The country has a comprehensive regulatory framework that seeks to protect it from uncontrolled dumping of the highly radioactive materials. It is worth pointing out that although Australia has a rich deposit of Uranium, no nuclear power reactors are established in the country (Asialaw, 2007, para 1). Instead, the nuclear chemical is sold to other countries, such as South Korea and China, which have established nuclear reactors.
This is significant in addressing the question of disposing of nuclear waste materials because often the nuclear reactors produce the biggest amount of the waste materials. The regulatory framework also bars the importation of nuclear waste materials in the country, further enhancing the good disposal practice observed by Australia (Asialaw, 2007, para 3).
Nuclear power is increasingly becoming the best source of energy, especially as demand and advancements are experienced in the developed world. However, waste materials from nuclear power reactors pose a big challenge in terms of dumping. The radioactive materials require between 5,000 years and a million years to decompose safely.
Most countries in the world with nuclear reactors dump their resultant waste materials in geological repositories. However, this practice is not well adopted as most of the countries are either still searching for appropriate locations, or they are still constructing the repositories. Nuclear waste materials can alternatively be disposed of by transmutation or space disposal.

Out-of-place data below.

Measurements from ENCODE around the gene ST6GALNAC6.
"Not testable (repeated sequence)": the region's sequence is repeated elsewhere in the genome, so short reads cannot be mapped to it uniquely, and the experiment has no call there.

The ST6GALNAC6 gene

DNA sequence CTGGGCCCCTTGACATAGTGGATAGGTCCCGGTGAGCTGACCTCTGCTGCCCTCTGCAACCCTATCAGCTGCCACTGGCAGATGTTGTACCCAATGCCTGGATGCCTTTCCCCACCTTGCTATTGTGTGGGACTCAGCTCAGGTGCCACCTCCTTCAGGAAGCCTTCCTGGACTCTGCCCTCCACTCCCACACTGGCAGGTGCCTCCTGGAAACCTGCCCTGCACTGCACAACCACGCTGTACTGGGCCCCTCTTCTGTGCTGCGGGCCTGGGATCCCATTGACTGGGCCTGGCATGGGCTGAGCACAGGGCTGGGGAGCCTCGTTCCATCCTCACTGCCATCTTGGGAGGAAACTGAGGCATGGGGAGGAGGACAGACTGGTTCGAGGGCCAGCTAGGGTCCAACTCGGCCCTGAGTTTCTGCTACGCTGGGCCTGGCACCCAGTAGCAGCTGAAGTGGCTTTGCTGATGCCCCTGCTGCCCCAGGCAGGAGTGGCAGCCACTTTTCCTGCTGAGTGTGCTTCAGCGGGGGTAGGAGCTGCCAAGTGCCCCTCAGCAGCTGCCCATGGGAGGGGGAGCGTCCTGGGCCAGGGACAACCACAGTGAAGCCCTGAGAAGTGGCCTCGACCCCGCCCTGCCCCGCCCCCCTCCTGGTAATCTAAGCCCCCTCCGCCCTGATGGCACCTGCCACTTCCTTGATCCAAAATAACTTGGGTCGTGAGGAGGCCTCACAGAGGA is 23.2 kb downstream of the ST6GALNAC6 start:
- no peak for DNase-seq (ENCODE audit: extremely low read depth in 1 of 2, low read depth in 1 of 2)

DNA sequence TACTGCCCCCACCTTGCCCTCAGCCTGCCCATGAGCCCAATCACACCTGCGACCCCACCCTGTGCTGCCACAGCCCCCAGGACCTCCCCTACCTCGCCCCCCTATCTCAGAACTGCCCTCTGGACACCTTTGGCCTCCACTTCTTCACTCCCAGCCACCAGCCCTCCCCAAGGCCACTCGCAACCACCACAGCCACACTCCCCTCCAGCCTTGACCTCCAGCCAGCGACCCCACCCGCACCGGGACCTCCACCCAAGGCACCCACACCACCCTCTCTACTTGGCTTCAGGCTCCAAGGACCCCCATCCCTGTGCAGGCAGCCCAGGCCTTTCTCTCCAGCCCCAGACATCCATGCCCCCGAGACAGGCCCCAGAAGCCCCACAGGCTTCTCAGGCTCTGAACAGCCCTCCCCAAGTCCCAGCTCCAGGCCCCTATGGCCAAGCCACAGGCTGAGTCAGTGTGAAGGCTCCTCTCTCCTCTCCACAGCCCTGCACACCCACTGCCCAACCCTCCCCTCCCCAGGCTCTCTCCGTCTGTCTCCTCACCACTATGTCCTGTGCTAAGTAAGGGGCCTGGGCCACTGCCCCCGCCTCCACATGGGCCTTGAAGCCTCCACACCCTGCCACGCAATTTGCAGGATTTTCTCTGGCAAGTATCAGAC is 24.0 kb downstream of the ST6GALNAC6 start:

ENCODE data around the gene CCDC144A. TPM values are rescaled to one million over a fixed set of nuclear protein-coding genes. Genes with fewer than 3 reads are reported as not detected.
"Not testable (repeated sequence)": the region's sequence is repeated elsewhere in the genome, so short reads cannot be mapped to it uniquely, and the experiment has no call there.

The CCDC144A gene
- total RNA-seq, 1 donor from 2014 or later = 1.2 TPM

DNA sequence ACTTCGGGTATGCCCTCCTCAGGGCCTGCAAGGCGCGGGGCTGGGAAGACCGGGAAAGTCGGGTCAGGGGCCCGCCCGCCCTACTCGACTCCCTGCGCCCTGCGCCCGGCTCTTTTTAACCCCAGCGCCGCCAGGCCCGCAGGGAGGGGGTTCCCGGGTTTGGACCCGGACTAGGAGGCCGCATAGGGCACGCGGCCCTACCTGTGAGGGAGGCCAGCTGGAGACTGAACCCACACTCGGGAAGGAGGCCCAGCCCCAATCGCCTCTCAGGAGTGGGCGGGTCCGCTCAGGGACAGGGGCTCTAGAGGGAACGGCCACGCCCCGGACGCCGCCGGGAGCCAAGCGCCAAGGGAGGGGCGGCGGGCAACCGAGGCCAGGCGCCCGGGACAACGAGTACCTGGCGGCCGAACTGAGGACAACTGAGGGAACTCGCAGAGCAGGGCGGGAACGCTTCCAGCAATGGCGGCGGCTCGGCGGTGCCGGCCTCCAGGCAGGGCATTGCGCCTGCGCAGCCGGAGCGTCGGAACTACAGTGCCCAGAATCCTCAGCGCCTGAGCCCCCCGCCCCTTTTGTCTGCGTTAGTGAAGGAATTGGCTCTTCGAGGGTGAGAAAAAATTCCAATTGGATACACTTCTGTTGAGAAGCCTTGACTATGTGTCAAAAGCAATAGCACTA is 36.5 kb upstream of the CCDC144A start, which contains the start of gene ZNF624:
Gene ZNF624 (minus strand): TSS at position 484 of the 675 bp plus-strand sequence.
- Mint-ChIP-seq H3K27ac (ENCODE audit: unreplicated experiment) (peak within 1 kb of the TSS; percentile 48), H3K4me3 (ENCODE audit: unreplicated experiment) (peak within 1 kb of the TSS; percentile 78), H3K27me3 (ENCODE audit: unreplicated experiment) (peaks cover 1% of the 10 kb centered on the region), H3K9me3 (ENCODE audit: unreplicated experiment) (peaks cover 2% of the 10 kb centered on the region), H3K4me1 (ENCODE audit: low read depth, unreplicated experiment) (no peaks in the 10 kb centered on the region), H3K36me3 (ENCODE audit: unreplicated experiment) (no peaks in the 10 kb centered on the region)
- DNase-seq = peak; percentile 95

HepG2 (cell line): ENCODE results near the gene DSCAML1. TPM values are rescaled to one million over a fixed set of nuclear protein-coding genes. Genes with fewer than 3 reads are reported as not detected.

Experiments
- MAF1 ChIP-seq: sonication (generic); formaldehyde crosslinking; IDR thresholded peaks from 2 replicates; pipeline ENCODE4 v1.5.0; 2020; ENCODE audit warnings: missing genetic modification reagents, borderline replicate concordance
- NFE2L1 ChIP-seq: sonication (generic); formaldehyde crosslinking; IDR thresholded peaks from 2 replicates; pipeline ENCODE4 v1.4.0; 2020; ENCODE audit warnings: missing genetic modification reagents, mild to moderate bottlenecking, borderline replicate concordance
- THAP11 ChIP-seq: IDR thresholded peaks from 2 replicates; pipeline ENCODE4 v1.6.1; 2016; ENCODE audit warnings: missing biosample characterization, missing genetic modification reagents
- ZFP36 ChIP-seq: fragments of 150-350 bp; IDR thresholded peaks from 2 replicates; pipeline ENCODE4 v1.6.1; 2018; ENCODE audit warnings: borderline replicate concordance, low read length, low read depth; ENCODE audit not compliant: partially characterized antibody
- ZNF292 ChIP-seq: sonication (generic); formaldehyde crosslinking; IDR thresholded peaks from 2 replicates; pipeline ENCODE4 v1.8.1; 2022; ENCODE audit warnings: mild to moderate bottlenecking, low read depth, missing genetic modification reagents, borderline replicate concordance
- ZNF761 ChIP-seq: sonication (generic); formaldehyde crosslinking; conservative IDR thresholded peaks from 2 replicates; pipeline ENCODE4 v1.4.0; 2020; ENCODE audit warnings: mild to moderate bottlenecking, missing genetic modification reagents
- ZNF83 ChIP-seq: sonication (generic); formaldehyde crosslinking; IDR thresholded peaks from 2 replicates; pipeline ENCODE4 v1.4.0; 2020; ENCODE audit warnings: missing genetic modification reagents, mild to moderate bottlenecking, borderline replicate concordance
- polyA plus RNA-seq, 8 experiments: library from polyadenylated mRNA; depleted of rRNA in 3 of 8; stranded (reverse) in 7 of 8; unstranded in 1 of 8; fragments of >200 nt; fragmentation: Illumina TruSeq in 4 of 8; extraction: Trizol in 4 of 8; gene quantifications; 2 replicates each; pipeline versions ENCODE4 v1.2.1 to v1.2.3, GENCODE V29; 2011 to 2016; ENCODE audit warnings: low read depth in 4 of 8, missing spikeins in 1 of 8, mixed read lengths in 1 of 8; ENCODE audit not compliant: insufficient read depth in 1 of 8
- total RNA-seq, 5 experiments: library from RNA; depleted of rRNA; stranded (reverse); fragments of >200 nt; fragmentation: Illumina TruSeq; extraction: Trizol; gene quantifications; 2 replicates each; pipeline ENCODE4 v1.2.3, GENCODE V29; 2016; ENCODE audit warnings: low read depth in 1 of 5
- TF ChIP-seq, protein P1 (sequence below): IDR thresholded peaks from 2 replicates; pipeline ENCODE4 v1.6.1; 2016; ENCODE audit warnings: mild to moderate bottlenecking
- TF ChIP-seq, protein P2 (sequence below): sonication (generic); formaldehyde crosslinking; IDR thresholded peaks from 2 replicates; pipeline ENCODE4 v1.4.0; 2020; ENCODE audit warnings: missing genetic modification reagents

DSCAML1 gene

In transmutation, the waste materials are transformed from their original chemical form to a different chemical form that is less harmful. On the other hand, space disposal involves transporting the nuclear waste materials in space shuttles to the space.
Australia’s nuclear waste material is comparatively good. The country has several dump sites that are situated all over the country. These are sites where its low-level radioactive materials can be disposed of safely.
List of References
ANSTO 2011, Management of radioactive waste in Australia, Australian Government. Web.
Asialaw, 2007, Uranium mining in Australia: Challenges & opportunities. Web.
Bream, R., Dickie, M., Harvey, F., & Piling D., 2006, ‘How other nations deal with disposal’, Financial Times, UK. Web.
Coopersmith, J. 2005, ‘Nuclear waste disposal in space: BEP’s best hope?’ AIP Conference Proceedings, vol. 830, pp. 600.
Dawson, J. I., & Darst, R. G., 2005, ‘Russia’s proposal for a global nuclear waste repository: safe, secure, and environmentally just?’ Environment, vol. 47, no. 4, pp. 10-21.
European Commission Joint Research Centre, 2010, Strategic cooperation sets the scene for geological disposal of nuclear waste in Europe. Web.
Keiser, D. D., Kennedy, J. R., Hilton, B. A., & Hayes, S. L. 2008, ‘The development of metallic nuclear fuels for transmutation applications: materials challenges’, JOM, vol. 60, no. 1, pp. 29-32.
Kraft, M. E. 2000, ‘Policy design and the acceptability of environmental risks: Nuclear waste disposal in Canada and the United States’, Policy Studies Journal, vol. 28, no. 1, pp. 206-218.
Marvin, B. S. 2005, ‘Powering the world with nuclear energy – past, present, and inevitable future’, Foresight: the Journal of Futures Studies, Strategic Thinking and Policy, vol. 7, no. 2, pp. 41-53.
Quirk, T. 2005, ‘The safe disposal of nuclear waste’, Review – Institute of Public Affairs, vol. 57, no. 2, pp. 15-17.